These tin men belong in Oz

April 10, 1995|By KEVIN COWHERD

A few days ago, my wife and I experienced simultaneous psychotic episodes and decided to have the aluminum siding on our house replaced.

So we looked in the Yellow Pages for people who do this sort of work. They're easy to find. All you do is look for the little picture of the contractor wearing a ski mask and waving a gun at the homeowner, who has his hands in the air.

That's a joke, only it isn't a joke at times, if you catch my drift.

Anyway, we got in touch with three contractors. All promised to send someone out right away to give us a free estimate.

But as I hung up the phone with the last contractor, I had a vision.

In this vision, a stack of $100 bills were piled high on a desk. Suddenly a breeze came along and the bills began floating along one by one down a narrow hallway.

They floated and floated on this gentle current of air until finally arriving in a bathroom, where they disappeared down the toilet to a loud flushing sound.

I didn't know what the vision meant, but it left me badly shaken.

The next morning, an impressive-looking van pulled into our driveway. A man jumped out and smiled and pumped my hand. He said his name was Sam. Sam the siding man.

Sam was incredibly cheerful. He examined the house and took bTC all sorts of measurements. Then he jotted down all sorts of figures on a clipboard. Then he worked these figures into all sorts of complicated-looking formulas.

L Finally, Sam announced he was ready to "talk price" with us.

"How much?" I asked.

"Well," he said, "first let me tell you that we use only the finest vinyl siding, which is much, much better than aluminum."

"Great," I said. "How much?"

"The material we put down first is quality, too, a combination of . . ."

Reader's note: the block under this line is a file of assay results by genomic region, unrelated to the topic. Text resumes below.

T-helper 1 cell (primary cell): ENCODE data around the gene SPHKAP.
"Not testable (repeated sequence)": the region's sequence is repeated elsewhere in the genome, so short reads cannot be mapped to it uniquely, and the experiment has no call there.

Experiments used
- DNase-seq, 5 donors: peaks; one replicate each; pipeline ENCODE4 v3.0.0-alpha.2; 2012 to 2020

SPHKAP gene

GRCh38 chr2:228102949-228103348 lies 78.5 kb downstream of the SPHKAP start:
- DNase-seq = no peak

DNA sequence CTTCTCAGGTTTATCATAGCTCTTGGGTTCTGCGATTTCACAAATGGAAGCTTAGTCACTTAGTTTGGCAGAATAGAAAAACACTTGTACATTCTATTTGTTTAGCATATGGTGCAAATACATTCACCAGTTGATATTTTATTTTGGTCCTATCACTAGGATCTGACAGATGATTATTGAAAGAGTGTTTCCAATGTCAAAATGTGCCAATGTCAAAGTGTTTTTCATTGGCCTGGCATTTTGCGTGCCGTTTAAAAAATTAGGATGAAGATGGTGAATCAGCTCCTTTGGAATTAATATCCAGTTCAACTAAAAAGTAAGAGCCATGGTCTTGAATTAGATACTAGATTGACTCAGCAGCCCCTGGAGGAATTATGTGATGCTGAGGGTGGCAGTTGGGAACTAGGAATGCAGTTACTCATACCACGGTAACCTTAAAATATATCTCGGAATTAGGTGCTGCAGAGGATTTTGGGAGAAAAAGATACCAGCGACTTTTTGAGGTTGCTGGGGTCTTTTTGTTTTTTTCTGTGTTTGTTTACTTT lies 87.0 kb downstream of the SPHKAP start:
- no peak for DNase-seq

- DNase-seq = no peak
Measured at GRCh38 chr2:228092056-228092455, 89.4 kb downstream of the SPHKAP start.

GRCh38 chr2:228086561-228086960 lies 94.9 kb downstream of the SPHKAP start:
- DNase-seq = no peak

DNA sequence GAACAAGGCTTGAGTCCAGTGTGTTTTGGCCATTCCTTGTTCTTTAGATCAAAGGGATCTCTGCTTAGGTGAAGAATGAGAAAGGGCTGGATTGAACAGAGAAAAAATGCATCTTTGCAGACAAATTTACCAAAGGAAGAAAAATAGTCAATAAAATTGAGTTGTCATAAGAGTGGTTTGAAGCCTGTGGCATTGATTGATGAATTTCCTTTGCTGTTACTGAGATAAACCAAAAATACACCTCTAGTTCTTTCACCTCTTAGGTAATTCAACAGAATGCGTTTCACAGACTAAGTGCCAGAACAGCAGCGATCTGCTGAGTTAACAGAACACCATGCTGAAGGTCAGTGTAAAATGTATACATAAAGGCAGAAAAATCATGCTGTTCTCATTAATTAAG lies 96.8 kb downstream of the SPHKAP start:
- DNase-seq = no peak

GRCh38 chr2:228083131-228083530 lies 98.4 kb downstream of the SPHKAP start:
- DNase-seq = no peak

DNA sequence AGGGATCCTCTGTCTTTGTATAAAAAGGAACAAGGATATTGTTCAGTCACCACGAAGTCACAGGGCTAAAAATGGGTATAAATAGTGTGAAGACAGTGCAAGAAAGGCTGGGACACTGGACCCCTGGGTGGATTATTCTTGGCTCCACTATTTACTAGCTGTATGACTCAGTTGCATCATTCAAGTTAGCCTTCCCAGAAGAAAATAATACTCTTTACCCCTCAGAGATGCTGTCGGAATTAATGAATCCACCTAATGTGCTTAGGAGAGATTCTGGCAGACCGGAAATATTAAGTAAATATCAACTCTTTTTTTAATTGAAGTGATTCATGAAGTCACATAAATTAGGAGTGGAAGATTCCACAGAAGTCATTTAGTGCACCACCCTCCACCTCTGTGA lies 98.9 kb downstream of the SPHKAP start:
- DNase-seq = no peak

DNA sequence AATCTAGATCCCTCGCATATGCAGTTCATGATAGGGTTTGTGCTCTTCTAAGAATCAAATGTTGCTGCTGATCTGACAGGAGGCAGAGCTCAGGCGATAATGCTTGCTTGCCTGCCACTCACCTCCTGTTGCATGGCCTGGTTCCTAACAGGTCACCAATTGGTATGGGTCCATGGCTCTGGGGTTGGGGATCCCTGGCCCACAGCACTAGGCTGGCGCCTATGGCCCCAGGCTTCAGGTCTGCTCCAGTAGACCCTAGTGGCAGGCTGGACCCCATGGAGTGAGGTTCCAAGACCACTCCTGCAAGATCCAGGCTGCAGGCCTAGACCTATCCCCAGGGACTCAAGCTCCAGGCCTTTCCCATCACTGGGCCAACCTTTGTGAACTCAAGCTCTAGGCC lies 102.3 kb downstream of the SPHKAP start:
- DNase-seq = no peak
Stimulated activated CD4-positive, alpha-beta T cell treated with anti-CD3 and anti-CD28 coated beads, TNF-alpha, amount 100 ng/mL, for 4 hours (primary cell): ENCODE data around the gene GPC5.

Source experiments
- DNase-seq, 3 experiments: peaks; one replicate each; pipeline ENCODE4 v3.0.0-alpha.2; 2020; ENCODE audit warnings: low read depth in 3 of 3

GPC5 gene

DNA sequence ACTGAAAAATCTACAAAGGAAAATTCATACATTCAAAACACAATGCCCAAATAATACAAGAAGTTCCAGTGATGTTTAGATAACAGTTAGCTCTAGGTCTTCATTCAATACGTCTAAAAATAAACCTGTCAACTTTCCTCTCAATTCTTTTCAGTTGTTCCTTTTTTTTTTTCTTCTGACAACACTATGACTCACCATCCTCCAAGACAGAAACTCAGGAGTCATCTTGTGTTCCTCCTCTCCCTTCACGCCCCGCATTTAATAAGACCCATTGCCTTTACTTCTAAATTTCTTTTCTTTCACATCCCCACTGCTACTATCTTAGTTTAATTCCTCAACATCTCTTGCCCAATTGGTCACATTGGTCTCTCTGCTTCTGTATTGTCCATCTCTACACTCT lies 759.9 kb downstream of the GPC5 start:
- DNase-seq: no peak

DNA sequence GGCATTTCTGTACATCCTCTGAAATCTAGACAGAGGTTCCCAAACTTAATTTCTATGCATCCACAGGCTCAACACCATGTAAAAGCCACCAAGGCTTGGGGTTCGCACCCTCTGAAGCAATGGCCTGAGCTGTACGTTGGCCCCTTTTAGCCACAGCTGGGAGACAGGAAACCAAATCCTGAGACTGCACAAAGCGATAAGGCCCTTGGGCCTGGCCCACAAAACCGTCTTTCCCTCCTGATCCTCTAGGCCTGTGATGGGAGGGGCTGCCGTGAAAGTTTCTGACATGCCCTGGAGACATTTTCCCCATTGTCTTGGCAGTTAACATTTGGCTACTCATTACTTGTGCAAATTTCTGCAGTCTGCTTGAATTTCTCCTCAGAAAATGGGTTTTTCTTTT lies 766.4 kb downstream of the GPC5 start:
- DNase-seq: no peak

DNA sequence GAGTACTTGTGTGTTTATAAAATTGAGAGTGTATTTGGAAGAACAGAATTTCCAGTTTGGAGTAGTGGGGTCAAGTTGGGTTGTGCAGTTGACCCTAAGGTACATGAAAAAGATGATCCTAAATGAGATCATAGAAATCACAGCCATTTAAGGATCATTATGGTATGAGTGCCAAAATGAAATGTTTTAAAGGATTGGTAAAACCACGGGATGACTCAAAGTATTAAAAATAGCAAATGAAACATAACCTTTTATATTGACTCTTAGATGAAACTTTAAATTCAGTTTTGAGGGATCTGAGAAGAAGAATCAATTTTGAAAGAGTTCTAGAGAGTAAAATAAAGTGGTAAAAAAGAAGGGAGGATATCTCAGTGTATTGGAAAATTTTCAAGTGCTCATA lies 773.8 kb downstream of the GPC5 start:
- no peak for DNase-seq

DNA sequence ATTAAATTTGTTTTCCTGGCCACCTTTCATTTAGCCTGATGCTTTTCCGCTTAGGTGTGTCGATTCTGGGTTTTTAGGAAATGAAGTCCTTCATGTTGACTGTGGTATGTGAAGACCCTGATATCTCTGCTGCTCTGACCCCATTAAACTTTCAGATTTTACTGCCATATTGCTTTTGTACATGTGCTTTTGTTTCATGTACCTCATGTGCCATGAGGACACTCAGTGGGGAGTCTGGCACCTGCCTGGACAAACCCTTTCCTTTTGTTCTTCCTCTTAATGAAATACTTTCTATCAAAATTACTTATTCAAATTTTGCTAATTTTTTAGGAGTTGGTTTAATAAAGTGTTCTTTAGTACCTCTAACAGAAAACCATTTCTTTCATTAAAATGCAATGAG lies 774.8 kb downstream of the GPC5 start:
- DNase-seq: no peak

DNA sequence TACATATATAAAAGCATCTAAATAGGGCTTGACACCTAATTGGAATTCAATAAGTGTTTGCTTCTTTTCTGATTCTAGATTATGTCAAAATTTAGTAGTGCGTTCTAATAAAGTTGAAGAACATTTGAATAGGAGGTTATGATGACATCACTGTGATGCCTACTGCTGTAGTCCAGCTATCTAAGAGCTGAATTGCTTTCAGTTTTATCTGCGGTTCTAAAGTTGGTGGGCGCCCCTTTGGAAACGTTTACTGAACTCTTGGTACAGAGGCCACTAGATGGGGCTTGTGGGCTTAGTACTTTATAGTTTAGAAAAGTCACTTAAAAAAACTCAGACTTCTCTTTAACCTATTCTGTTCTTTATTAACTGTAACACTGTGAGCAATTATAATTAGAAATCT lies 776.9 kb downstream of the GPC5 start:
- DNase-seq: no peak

"How much?"

"All our siding is guaranteed for . . ."

"HOW MUCH?!"

"Twelve thousand."

At the sound of these words, I felt my heart stop. Suddenly Sam seemed to be speaking from the end of a long, dark tunnel.

I looked over at my wife, but she wasn't moving at all. A coffee cup was frozen at her lips. Her eyes were wide and unblinking.

"Look, what you did! She's dead!" I wanted to shout, except I had no voice now. The only sound that came from my lips was a pathetic gurgling.

Finally I managed to whisper: "Twelve thousand dollars?"

Sam smiled and nodded.

I told Sam we would have to think about it. Sam said he understood. I said maybe we'd be getting back to him. But seeing as how he had almost killed my wife and taken years off my life, too, that was doubtful.

As soon as he left, I went to the refrigerator to see if we had any beer. It was only 10 in the morning, but I felt I needed something to steady myself.

Two hours later, another van pulled into the driveway. A man jumped out and smiled and pumped my hand. He said he was Ernie. Ernie the siding man.

Whistling happily, Ernie went off to measure the house. How come all these siding guys are in such a great mood? I asked my wife. She said they were probably just cheerful people by nature.

Ernie finished up his measurements and sat us down. He told us his company had 25 years experience with siding and was bonded and licensed and blah, blah, blah.

Then he showed us color photos of homes that had been sided by his company. They looked beautiful, all right, except they also looked like the kinds of homes you might find in Beverly Hills. I thought I saw Warren Beatty in the doorway of one house.

Finally I said: "What's the bottom line here, Ernie?"

"Folks," he said, and I thought that was a nice touch, calling us folks, "we could have this house looking absolutely gorgeous for $13,500."

We showed Ernie the door -- well, I showed Ernie the door, because my wife couldn't move at this point. She sat there at the kitchen counter, dabbing at her eyes with a tissue and mumbling: "Thirteen thousand dollars . . ."

The third siding contractor arrived later, but by this time we were too bummed out to listen to his pitch. I told the kids to throw rocks at his van if he didn't go away, and finally he did.

He wasn't that cheerful, either, if you want to know the truth.

Baltimore Sun Articles
|
|
|
Please note the green-lined linked article text has been applied commercially without any involvement from our newsroom editors, reporters or any other editorial staff.